The “students” I can spot a mile away, adorned in flip-flops and backpacks, with that eager look of learning, and the occasional short white coat and shiny stethoscope.


The “scrubs” are the most varied. They include the nurses, the doctors and those providing direct patient care, as well as our remarkable environmental services team and the researchers.


Now the “suits” are the administrators, the department and division directors, the leadership team, HR, finance, and those, like myself, who don’t have regular access to patient care or the classroom.


I often forget that many of the “suits” spent years, even decades, providing direct patient care, as “scrubs” — Drs. Garland Anderson and Steven Lieberman and even UTMB President David Callender — all of them practicing physicians.


Same goes for Dr. Joan Richardson. Working in Public Affairs, I’ve helped arrange for her photo to be on the cover of magazines and her quotes to be in national news stories, but I’ve never had the privilege to see the famous “baby doctor” in action.


I’ve interviewed Dr. Luca Cicalese a dozen times, because he’s the director of the Texas Transplant Center. But I’ve never seen him perform a lifesaving transplant.


I’ve talked to countless patients who praise the compassionate and professional care of our nurses and physicians. But to see it with my own eyes is a gift that most of us “suits” rarely get the chance to see. But when we do, I can tell you it’s humbling. Once it was truly breathtaking.


I’m thinking of Dr. Gary Hankins, chairman of the department of obstetrics and gynecology.


It was December 2009 and we had a mother-to-be of quadruplets admitted to the hospital. And the television station TLC came down to film an episode for its new show “Make Room for Multiples.” (I’m not sure it ever aired — the father-to-be was extremely camera shy.)


But as part of my job, I escort film crews while they’re on campus to ensure patient privacy and adherence to UTMB policies. So there we all were in the OR that morning: nurses, doctors and patient, the camera crew and me.


It was a full house. And I watched Dr. Hankins come gliding into the room in his green scrubs. It was a side of him I had never seen before. And it was remarkable.


It was like watching a symphony come together under his direction. Everyone worked in unison, and it looked so effortless and beautiful, yet so complex under the surface. Dr. Hankins was especially calm and amiable under the OR lights. I could almost see his smile behind the mask.


His team worked together like they’d performed this concert a thousand times before.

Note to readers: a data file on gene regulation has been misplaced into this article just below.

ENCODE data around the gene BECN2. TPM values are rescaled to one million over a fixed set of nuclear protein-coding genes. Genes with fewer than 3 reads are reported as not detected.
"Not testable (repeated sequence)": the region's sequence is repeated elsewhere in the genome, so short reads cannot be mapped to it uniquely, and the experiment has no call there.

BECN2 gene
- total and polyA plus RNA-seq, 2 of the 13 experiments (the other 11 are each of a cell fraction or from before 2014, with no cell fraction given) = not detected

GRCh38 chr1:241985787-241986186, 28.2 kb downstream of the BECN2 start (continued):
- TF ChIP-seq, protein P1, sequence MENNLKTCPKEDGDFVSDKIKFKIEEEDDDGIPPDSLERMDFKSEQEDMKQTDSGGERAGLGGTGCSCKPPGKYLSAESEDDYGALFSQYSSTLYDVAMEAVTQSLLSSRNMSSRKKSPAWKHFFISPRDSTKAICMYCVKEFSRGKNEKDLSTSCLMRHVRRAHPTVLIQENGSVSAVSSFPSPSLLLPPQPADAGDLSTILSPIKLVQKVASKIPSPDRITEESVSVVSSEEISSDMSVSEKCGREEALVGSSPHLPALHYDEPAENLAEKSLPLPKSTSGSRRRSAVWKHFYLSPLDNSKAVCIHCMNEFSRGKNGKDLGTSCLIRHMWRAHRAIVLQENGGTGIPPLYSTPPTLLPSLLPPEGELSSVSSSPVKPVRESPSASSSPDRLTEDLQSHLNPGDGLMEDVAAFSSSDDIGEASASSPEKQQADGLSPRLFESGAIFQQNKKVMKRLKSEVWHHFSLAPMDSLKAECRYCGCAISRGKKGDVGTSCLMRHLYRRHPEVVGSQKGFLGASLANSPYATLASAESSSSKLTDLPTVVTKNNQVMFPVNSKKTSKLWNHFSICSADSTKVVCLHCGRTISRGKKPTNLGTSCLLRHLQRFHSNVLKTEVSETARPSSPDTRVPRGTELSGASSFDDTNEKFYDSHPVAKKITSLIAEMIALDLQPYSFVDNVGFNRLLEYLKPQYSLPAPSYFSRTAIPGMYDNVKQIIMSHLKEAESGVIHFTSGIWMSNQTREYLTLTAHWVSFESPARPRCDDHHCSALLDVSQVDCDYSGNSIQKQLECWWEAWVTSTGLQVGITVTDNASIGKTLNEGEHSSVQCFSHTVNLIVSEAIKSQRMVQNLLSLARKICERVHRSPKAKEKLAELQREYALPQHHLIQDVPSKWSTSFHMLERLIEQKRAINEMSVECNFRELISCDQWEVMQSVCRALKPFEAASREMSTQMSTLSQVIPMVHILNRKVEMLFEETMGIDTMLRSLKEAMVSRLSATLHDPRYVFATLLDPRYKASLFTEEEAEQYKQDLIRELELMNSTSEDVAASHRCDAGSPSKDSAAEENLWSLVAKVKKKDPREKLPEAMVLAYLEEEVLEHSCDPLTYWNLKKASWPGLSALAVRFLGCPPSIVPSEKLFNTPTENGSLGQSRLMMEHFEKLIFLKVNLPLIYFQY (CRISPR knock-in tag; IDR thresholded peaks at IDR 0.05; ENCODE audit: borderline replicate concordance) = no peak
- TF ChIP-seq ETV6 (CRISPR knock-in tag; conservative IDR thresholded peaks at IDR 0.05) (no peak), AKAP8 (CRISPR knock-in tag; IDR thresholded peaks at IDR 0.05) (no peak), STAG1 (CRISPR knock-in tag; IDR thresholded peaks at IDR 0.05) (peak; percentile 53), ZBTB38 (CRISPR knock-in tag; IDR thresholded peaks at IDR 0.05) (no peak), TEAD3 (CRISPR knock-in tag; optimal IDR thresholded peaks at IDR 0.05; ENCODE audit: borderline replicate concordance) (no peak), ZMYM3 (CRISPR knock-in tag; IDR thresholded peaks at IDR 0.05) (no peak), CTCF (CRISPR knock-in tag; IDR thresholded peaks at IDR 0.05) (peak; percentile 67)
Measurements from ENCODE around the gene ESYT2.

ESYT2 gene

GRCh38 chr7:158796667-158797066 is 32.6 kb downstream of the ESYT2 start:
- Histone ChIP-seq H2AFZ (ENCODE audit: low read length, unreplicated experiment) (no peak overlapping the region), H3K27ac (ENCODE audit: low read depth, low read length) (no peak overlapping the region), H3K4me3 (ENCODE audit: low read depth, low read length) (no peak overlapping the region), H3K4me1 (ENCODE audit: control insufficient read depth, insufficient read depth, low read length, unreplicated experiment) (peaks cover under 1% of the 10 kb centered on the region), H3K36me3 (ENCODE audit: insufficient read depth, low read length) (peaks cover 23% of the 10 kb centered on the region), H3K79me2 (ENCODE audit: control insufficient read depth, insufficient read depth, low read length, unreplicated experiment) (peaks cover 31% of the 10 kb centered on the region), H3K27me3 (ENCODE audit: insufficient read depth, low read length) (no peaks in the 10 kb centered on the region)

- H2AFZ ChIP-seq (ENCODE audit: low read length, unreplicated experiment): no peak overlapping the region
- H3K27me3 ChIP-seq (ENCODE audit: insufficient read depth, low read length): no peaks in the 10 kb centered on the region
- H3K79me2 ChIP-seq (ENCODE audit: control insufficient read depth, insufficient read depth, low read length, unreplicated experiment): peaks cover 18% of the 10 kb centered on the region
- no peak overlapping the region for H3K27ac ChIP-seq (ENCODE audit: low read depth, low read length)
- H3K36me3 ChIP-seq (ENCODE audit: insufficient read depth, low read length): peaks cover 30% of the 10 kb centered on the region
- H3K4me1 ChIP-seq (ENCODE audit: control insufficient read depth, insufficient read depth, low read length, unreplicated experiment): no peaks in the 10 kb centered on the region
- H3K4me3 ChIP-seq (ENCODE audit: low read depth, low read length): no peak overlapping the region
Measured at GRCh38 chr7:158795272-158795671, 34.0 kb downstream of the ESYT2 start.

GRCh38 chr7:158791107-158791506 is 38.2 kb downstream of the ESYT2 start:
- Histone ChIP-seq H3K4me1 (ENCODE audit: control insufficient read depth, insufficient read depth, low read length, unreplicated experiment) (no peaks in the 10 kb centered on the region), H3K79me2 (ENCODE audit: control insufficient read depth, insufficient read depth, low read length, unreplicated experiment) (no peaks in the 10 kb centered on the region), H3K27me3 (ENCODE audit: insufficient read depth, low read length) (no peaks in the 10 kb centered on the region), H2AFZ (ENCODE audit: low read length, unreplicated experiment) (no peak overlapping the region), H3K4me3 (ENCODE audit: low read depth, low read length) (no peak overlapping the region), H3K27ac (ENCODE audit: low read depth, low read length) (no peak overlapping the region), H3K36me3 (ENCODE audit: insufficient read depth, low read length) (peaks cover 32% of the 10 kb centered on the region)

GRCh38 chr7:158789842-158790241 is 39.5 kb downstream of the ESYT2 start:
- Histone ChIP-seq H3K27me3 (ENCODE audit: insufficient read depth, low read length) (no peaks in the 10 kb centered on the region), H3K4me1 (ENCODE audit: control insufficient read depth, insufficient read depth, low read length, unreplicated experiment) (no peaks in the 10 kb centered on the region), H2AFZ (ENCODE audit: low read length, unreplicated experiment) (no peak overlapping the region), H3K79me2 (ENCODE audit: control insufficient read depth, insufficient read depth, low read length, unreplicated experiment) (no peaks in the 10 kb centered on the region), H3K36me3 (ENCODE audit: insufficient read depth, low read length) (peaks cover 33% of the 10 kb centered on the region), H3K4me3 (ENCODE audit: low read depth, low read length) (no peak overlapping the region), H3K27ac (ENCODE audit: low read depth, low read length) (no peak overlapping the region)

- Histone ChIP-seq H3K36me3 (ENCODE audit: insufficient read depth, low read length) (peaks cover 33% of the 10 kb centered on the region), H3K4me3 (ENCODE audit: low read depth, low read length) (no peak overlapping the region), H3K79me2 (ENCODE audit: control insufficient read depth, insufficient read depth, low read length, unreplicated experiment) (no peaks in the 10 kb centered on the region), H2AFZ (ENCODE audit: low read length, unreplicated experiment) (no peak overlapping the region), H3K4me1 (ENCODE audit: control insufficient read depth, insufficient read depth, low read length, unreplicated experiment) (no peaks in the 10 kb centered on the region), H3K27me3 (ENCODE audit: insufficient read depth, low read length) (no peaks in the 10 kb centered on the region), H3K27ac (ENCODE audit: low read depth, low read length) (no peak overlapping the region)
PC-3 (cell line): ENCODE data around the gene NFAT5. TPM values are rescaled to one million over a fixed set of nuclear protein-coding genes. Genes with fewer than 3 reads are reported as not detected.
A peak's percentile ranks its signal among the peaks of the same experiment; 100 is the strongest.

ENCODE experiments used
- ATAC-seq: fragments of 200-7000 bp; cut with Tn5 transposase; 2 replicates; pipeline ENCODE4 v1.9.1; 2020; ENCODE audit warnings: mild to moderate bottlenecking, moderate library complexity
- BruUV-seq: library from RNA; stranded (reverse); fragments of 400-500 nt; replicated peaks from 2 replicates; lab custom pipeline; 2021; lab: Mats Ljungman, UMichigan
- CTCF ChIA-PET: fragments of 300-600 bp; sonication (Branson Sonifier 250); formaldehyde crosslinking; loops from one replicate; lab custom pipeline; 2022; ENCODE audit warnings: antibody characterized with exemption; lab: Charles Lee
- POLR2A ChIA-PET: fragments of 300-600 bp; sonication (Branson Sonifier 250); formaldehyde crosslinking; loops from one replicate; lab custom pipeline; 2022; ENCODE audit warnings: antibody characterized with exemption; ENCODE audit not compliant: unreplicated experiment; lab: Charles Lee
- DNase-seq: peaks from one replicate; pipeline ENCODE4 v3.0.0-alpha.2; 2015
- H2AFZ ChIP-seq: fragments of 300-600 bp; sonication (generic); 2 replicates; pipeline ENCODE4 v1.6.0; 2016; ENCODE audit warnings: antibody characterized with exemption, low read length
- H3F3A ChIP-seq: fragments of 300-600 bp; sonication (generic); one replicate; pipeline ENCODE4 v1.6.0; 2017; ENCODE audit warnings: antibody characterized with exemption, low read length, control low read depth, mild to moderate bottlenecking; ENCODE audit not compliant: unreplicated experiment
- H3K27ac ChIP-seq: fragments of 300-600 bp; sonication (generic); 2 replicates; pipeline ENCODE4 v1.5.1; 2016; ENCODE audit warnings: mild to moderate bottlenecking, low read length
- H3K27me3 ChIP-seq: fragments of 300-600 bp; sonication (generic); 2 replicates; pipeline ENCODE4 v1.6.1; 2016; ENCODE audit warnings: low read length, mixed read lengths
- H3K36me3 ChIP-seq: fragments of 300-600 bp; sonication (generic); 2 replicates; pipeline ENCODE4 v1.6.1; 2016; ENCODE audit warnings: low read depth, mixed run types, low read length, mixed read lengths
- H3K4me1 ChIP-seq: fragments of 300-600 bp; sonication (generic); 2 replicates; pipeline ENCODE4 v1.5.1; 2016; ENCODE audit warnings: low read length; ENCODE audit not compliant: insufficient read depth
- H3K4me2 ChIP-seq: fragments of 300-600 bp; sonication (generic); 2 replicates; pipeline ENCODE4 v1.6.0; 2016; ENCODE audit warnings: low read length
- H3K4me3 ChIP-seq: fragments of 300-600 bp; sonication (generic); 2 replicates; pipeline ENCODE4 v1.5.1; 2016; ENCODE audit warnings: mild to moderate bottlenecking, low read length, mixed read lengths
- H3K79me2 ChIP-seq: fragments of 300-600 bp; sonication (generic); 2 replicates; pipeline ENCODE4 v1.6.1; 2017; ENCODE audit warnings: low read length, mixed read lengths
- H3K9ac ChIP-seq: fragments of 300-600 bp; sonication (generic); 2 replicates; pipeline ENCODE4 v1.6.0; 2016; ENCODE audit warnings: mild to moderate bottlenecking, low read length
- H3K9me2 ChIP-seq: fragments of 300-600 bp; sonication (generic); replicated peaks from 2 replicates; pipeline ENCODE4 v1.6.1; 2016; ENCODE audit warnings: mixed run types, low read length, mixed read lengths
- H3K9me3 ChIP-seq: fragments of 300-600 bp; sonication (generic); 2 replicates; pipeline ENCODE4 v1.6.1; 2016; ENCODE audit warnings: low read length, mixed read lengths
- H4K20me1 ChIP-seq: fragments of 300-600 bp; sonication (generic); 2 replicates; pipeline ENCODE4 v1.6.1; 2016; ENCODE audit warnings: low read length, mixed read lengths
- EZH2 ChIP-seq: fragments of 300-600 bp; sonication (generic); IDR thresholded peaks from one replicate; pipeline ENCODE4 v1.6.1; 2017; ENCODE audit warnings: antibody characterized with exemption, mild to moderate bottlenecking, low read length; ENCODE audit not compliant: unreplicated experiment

I remember vividly the nurse who calmed the young mother-to-be who began to panic when the anesthesia began to make it feel like she couldn’t breathe. “You’re doing great,” the nurse said. She was tall, with her multi-colored scrub hat hiding her dark hair. She bent down over the scared mom, saying, “It’s just the anesthesia. It’s normal. I’m right here and you’re okay.”


And the mom calmed her breathing.


Dressed up in my bunny suit, sweating, and with a lump in my throat, I remember being so moved by that brief moment. Never have I seen so clearly such a display of compassion. It took my own breath away.


As Dr. Hankins delivered Baby A, a nurse was standing by, branded like the Scarlet Letter, with a big “A” in black marker on her scrubs. She gently cradled the baby, showed her briefly to mom, and rushed her away to be examined. Likewise with Baby B and Nurse B, Baby C and Nurse C and, finally, Baby D and Nurse D. It was perfectly orchestrated.


Those nurses never let their designated babies out of their sight. And I watched them care for each one as if they were their own.


It’s been over a year since I watched the symphony of life with Dr. Hankins.


And these days I see him about once a week, looking like the department chairman he is, strolling along in his khakis, button-down shirt and tie, on his way to an important meeting with Dr. Callender or Donna Sollenberger, no doubt.


I see the “suit.” But I’m eternally grateful for that brief time I saw him in scrubs.


I think to myself, “I know the other side of you. I know the you who brings babies into this world — sometimes four tiny lives at once, named A, B, C and D.”